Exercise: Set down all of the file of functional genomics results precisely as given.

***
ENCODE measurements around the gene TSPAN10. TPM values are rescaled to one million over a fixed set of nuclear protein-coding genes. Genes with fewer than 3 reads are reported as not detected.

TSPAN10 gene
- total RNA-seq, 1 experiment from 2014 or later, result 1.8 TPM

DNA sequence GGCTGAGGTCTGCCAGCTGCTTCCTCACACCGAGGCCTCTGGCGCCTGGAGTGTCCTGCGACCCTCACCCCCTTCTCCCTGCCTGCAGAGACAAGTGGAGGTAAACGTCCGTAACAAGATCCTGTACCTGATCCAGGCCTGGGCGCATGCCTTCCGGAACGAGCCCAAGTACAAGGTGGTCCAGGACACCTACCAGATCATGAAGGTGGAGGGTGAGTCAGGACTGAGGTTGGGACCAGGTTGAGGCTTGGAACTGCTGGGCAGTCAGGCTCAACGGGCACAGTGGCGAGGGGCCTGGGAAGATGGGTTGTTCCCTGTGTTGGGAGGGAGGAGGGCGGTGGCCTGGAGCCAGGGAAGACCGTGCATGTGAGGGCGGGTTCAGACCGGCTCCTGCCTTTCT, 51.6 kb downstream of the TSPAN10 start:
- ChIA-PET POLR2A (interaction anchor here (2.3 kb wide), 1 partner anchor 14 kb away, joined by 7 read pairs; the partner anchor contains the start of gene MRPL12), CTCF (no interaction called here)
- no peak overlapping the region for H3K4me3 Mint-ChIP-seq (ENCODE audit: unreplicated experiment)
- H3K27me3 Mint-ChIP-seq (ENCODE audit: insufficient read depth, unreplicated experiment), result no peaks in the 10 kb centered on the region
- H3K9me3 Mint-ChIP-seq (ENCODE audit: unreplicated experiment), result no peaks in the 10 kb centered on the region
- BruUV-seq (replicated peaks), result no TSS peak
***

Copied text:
ENCODE measurements around the gene TSPAN10. TPM values are rescaled to one million over a fixed set of nuclear protein-coding genes. Genes with fewer than 3 reads are reported as not detected.

TSPAN10 gene
- total RNA-seq, 1 experiment from 2014 or later, result 1.8 TPM

DNA sequence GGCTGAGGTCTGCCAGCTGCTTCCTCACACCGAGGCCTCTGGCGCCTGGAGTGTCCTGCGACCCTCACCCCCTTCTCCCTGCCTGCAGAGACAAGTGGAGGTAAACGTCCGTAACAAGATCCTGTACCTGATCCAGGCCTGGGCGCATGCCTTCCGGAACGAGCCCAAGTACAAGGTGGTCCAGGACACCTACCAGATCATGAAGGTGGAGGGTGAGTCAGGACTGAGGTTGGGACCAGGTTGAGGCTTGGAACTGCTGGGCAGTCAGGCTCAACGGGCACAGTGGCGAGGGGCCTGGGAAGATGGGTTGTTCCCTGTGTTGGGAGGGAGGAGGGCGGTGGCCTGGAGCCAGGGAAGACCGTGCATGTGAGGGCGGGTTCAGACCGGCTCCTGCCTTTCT, 51.6 kb downstream of the TSPAN10 start:
- ChIA-PET POLR2A (interaction anchor here (2.3 kb wide), 1 partner anchor 14 kb away, joined by 7 read pairs; the partner anchor contains the start of gene MRPL12), CTCF (no interaction called here)
- no peak overlapping the region for H3K4me3 Mint-ChIP-seq (ENCODE audit: unreplicated experiment)
- H3K27me3 Mint-ChIP-seq (ENCODE audit: insufficient read depth, unreplicated experiment), result no peaks in the 10 kb centered on the region
- H3K9me3 Mint-ChIP-seq (ENCODE audit: unreplicated experiment), result no peaks in the 10 kb centered on the region
- BruUV-seq (replicated peaks), result no TSS peak